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Strong Inside (Young Readers Edition): The True Story of How Perry Wallace Broke College Basketball's Color Line Hardcover – December 20, 2016
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★ "This moving biography is thought-provoking, riveting and heart-wrenching, though it remains hopeful as it takes readers into the midst of the basketball and civil rights action."—Booklist, STARRED review
"This portrait of the fortitude of a young athlete will make a huge impact on teens and is guaranteed to spark serious discussion."—School Library Journal
“Even if you’re not a history buff, this important story is worth your time.”—Sports Illustrated Kids
"A fascinating, very personal account of the effect that the civil rights movement had on one individual. . . a must purchase for any middle school or high school library."—Miss Yingling Reads
Praise for the New York Times bestselling adult edition of Strong Inside
"A heartbreaking work of staggering genius."—SLAM Magazine
"Powerfully told."—New York Times
"Nuanced and complex, Strong Inside is an invaluable resource for studying the state of race relations in the US, both past and present...Highly recommended."—Choice
"Thorough and engaging...a long-overdue tribute to this little-known player."—Washington Post
About the Author
Andrew Maraniss studied history at Vanderbilt University and as a recipient of the Fred Russell-Grantland Rice sportswriting scholarship, earned the school's Alexander Award for excellence in journalism. He then worked for five years in Vanderbilt's athletic department as the associate director of media relations, dealing primarily with the men's basketball team. The son of Pulitzer Prize-winning journalist and best-selling author David Maraniss and trailblazing environmentalist Linda Maraniss, Andrew was born in Madison, Wisconsin, grew up in Washington, D.C. and Austin, Texas and now lives in Brentwood, Tennessee, with his wife Alison, and their two young children. His first book for adults, Strong Inside: Perry Wallace and the Collision of Race and Sports in the South, was a New York Times nonfiction bestseller. Follow Andrew on Twitter @trublu24.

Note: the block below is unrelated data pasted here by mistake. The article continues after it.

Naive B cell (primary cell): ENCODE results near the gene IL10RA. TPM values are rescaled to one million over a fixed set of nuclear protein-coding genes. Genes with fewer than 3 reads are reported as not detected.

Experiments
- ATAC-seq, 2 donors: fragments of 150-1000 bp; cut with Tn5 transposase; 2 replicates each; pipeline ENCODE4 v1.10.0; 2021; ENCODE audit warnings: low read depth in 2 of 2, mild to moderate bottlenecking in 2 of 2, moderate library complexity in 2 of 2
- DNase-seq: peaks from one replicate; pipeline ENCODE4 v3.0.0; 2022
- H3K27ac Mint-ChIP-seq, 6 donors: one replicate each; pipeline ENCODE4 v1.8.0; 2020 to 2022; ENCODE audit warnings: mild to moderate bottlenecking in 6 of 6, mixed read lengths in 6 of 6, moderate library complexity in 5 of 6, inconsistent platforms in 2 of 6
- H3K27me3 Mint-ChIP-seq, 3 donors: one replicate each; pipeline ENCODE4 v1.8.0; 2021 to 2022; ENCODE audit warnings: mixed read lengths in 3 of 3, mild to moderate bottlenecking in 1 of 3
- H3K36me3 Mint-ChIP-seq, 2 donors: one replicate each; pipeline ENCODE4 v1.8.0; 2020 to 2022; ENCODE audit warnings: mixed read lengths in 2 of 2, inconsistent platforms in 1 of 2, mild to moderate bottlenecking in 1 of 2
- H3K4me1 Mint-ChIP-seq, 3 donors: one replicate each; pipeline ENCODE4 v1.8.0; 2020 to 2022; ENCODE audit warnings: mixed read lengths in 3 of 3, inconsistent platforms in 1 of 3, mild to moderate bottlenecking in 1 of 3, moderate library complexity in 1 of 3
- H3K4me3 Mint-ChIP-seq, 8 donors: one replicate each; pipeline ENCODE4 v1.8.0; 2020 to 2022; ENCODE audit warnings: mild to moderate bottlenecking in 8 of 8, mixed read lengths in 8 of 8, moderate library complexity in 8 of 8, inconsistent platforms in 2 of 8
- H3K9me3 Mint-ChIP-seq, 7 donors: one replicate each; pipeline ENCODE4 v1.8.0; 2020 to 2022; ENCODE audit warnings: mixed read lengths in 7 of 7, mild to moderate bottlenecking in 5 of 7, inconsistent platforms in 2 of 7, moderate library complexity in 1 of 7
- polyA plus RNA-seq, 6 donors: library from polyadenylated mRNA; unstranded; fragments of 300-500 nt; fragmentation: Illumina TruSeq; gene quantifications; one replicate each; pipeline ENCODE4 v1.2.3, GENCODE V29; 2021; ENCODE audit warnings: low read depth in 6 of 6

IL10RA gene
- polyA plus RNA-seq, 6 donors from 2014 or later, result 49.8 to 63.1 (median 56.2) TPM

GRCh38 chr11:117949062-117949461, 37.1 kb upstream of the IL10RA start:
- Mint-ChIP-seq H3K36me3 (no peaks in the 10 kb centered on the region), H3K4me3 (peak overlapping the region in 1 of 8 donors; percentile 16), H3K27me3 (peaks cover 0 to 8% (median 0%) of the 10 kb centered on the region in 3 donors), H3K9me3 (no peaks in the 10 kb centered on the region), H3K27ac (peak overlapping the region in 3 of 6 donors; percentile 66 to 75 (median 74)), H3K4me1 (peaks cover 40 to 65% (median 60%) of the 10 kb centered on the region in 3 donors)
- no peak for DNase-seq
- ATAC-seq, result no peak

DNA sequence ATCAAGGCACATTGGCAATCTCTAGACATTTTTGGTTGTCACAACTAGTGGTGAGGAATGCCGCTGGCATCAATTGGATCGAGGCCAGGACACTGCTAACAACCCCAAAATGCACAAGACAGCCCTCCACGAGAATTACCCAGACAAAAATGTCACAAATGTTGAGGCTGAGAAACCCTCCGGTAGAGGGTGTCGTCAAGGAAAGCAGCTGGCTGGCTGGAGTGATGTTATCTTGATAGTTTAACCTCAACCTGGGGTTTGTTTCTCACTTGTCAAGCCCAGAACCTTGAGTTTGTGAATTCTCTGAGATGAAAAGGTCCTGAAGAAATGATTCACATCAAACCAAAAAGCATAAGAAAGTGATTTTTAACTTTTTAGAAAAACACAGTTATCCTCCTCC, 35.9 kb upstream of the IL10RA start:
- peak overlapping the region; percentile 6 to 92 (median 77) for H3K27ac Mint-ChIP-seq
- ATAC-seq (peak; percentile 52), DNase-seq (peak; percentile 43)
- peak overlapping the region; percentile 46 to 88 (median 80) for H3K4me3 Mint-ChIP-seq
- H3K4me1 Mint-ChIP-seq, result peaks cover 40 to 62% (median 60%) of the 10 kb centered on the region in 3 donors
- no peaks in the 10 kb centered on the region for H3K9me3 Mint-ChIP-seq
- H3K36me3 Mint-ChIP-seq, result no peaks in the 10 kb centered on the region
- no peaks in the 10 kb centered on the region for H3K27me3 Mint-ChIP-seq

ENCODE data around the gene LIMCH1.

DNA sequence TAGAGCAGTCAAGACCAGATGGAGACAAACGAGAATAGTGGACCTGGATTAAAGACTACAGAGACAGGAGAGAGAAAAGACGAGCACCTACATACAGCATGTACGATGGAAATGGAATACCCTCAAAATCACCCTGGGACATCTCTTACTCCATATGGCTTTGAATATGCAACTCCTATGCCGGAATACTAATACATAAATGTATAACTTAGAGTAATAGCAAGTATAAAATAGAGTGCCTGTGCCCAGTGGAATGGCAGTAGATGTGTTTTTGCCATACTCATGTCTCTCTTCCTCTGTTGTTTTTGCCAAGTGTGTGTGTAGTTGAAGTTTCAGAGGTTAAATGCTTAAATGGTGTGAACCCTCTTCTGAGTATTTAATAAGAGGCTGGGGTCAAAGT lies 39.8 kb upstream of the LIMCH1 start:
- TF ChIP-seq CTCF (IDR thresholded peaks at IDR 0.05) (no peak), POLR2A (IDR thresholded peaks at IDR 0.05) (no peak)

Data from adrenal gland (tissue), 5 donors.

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Top customer reviews
The book is not for the faint of heart, with graphic language and explicit examples of the racism and abuse that took place in our country. Those explicit experiences make this a perfect book for young people to read. This young readers edition was adapted from the New York Times bestselling novel of the same name.
I was in the process of reading the book as one of the classes I co-teach was working through speeches by Martin Luther King, Jr. and Malcolm X. The students had to write a compare/contrast essay about the two difference speeches, and views, of these civil rights leaders.
A great example of a similar activity takes place in Chapter 16. Martin Luther King, Jr and Stokely Carmichael were speaking at the same conference on Vanderbilt’s campus in April of 1967. King spoke on a Friday and Carmichael spoke the next day. One called for nonviolence while the other one called for something more direct.
That saturday night would see the start of the Nashville riots. Many in Nashville blamed Carmichael for leading the riots even though he was not even in the area.
Learning about the early life of Perry Wallace was really fascinating as a Nashville native. I loved learning about the history of Nashville, and how life was like in Nashville for a young Black man. I think students would enjoy reading about life as a young Black man in the south and compare it to now. What are the differences? What are the similarities? How far have we actually come since then.
There is a lot of basketball in this book, but it’s so much more than just basketball. It’s about Wallace playing on a basically all White team. It’s about how Wallace felt on Vanderbilt’s campus as a young Black man. The experience of Perry Wallace should be shared with as many people as possible, especially our youth.
Maraniss writes in a way that would draw in reluctant readers. His writing is smooth and vivid. The smoothness makes the book fly by, while the vividness make the encounters Wallace face that much more damning.
Teachers, I know you will want to use this in your classroom once you have read this. It needs to be in your classroom, and students across the United States should be reading this book. But specifically, the students of Nashville need to read this book. They need to know Nashville’s history. We shouldn’t hide it. We should learn from it.